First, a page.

Monday, September 24, 2012


 Hampton Court Palace

London,  Day 2

Imagine it's the summer of 1528 and you are Henry VIII. London is hot, the air stifling, and the Royal Palace at Westminster is downwind of a very foul smelling Tower of London. You say to heck with this and collect your wife of the moment and 800 of your closest courtiers and sail upriver 10 miles in the Royal Barge to your favorite Palace, Hampton Court. Surrounded by acres of lush green countryside, it has an abundance of game, and swans swim leisurely in languid ponds; it is pure heaven. However, there is only one hitch. The Palace doesn't belong to you.

There is nothing worse than being King of England and one of your lackeys has nicer digs than you.  Cardinal Wolsey, Archbishop of York, made the fatal mistake of out styling the King. Not only that, he was unable to persuade the Pope to grant Henry's divorce from Katherine of Aragon and that sealed the deal.  Henry confiscated the Palace as his own, and for the next ten years transformed Hampton Court into the most modern, sophisticated and magnificent palace in all of England and Europe. He added tennis courts, bowling alleys, pleasure gardens and a maze, 1,100 acres of hunting grounds, a vast dining room (the Great Hall) and a huge 28 person capacity bathroom euphemistically called the "Great House of Easement". It remained Henry's favorite until his death in 1547.  All six of his wives visited the Palace and he even married his last wife there, Catherine Parr in her sumptuous private chambers.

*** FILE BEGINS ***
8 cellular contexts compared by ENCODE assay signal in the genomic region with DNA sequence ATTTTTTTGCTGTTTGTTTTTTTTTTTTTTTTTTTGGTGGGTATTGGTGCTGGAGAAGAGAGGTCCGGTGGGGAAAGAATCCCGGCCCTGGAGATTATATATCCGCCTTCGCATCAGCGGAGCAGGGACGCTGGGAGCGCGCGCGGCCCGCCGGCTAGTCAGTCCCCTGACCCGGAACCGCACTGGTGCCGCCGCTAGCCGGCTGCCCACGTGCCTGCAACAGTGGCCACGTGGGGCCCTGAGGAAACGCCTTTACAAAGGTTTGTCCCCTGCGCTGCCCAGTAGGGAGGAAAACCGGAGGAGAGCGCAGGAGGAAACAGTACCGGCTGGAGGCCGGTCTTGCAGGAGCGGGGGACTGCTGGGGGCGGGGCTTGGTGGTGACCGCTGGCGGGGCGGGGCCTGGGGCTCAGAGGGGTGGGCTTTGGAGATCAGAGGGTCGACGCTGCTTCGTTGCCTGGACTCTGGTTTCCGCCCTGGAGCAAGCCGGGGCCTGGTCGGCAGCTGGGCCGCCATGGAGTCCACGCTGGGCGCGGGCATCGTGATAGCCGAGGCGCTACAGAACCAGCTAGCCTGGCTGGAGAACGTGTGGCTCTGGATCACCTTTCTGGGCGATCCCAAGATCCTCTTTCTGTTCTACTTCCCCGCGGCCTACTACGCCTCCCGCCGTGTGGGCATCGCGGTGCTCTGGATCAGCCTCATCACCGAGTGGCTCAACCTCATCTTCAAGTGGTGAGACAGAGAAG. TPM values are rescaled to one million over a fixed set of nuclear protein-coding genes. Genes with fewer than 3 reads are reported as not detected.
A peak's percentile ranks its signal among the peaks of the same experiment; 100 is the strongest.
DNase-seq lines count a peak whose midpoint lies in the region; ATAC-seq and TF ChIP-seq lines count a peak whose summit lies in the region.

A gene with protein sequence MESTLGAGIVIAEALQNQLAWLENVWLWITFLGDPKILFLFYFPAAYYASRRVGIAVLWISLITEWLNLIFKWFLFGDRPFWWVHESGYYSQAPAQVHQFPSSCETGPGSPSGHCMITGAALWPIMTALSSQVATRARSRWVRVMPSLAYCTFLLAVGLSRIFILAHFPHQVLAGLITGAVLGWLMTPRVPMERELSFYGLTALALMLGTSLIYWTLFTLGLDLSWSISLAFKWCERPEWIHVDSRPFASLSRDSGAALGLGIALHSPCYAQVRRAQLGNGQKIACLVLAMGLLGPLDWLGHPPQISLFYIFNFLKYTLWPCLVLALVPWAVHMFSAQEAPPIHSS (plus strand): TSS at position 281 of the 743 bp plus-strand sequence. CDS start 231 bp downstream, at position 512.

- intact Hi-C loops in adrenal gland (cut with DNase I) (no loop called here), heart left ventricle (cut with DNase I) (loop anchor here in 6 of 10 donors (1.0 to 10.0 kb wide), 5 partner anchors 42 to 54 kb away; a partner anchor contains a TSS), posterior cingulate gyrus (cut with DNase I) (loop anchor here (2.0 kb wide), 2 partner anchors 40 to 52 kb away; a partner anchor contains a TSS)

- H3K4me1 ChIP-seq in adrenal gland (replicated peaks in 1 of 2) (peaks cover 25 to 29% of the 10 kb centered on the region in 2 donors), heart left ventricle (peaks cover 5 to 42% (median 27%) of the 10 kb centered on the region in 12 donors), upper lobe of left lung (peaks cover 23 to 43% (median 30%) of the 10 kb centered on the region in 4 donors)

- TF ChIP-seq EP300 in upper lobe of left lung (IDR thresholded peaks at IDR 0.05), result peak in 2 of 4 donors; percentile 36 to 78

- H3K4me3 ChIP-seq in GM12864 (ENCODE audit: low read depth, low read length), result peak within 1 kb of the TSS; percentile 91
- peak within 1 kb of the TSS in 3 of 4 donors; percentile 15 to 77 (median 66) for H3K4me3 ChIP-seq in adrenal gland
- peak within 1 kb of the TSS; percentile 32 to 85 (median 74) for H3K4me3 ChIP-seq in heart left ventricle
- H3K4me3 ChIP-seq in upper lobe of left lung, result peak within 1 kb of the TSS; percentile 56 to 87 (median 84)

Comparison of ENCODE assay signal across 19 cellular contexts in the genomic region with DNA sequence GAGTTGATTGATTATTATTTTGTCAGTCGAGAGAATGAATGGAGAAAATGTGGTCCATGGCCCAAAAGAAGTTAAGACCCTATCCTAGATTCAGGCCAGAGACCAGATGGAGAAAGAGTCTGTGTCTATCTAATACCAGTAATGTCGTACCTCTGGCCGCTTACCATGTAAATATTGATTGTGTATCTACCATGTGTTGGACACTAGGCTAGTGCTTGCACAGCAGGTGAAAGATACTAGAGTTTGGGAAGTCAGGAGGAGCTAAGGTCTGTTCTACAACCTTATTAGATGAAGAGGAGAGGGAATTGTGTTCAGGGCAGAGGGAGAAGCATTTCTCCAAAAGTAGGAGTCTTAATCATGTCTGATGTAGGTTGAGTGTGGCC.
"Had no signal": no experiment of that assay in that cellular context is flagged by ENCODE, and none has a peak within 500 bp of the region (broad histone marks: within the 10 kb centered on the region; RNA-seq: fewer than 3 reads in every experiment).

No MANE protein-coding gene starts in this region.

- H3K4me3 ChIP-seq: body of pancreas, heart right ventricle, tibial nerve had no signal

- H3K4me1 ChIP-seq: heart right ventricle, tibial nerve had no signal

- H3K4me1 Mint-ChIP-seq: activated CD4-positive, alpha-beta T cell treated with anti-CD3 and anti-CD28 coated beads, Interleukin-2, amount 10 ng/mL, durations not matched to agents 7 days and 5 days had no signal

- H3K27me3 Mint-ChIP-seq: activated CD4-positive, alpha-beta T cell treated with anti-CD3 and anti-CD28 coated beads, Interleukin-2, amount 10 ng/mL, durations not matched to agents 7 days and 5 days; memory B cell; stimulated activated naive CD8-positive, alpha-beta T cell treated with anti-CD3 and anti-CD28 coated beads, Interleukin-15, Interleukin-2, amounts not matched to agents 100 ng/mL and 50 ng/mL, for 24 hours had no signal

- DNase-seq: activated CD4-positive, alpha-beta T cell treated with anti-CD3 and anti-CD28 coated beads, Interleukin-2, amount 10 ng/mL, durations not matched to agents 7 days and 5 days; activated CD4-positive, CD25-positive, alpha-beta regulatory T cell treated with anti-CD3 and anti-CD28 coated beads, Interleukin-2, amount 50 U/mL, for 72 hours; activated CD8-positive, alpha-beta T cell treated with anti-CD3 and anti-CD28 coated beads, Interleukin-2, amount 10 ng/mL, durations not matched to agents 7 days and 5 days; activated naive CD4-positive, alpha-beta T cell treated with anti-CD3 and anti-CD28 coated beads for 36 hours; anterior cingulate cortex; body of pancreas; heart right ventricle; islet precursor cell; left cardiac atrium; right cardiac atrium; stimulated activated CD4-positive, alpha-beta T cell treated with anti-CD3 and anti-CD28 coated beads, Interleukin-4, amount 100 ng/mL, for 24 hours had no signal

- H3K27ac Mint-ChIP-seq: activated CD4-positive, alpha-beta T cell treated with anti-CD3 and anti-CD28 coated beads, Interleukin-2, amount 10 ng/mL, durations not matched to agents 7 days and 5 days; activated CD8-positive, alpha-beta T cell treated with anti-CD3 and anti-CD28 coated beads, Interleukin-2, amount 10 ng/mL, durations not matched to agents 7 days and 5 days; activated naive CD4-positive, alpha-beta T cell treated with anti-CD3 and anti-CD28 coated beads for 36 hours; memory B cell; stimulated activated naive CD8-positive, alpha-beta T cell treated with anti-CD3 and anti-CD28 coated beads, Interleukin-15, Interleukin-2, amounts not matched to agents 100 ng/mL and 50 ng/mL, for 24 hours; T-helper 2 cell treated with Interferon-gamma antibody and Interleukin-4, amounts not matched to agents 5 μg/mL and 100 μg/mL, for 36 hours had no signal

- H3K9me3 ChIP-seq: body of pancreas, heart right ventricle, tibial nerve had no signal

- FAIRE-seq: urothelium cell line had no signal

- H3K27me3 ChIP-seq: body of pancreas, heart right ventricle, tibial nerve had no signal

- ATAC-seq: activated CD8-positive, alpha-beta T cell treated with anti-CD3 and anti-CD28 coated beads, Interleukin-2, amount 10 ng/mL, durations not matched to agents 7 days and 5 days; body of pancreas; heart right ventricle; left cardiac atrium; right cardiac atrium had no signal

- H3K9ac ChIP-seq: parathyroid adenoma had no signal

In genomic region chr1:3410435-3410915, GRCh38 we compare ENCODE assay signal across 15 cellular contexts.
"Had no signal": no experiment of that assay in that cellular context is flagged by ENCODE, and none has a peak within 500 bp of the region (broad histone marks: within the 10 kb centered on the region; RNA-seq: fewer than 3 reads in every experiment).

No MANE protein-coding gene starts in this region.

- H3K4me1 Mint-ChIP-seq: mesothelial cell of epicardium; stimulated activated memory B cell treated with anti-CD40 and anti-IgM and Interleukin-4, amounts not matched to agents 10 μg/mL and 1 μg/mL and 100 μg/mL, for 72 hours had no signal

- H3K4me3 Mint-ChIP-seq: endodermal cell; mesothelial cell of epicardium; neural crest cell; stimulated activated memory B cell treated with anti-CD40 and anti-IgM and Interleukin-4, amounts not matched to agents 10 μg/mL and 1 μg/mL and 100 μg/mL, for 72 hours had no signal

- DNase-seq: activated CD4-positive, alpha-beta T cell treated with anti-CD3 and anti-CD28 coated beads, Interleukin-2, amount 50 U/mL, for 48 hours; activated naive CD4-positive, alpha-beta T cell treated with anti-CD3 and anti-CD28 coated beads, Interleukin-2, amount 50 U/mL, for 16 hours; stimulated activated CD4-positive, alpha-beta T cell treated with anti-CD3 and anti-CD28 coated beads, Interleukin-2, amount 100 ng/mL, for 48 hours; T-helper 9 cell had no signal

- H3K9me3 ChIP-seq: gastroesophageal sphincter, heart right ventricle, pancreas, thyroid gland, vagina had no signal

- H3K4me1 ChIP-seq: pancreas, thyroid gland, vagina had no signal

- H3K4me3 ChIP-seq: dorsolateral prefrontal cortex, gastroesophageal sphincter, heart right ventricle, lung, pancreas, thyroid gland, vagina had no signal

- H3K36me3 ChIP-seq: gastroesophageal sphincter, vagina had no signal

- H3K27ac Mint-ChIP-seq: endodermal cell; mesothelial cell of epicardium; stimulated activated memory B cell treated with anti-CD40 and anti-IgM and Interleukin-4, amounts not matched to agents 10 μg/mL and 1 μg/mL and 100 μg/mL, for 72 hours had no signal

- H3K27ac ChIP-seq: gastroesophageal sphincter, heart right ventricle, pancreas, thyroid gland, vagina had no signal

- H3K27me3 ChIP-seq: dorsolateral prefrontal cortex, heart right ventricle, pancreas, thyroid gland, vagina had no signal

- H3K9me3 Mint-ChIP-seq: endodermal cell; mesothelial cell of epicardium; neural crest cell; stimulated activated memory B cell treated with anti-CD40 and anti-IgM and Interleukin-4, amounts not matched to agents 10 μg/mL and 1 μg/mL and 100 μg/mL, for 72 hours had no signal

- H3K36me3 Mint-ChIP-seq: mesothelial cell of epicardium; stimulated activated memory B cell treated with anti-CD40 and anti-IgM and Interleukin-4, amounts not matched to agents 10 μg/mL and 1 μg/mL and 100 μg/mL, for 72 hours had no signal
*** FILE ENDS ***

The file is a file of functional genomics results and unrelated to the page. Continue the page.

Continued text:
Years after Henry VIII's death, the Palace remained an important place in which to entertain and impress. King James I loved plays and William Shakespeare and his "King's Men" were often booked to produce his plays for royal audiences.

In 1689, the Royal reigning couple William and Mary transformed the Palace into a baroque beauty, replacing chimneys, adding towers and changing the east and south facades, giving it a strange mixture of medieval sturdiness and graceful elegance. Many of the gardens were dug up and replaced with sculpted landscapes popular on European grand estates.  

The gardens were my favorite part of the Palace.  I spent most of the time we had allotted outside greedily taking as many pictures of as many of the gardens as I could.  Nature and man’s careful grooming of it are what appeals to me most. I'm sure Henry would agree with me that a home is not complete without a landscape full of flowers.
The medieval or Tudor front entrance.

The English love their clocks.  This one is a very unique 24 hour clock.

Part of the original medieval building, beside the kitchens.

The kitchens were immense, capable of feeding hundreds per day.

The Great Hall.  Henry the VIII ate here!

William and Mary's elegant baroque facade.

William and Mary added the ornate chimneys, some of which are only
ornamental.  Wealth was exhibited sometimes by the chimney count.

One of the many gardens.

A board game the courtiers may have played outside the King's chamber.
Next time:  Westminster, Buckingham Palace and Dan the Veterinarian

Click on any picture for a full screen slide show.

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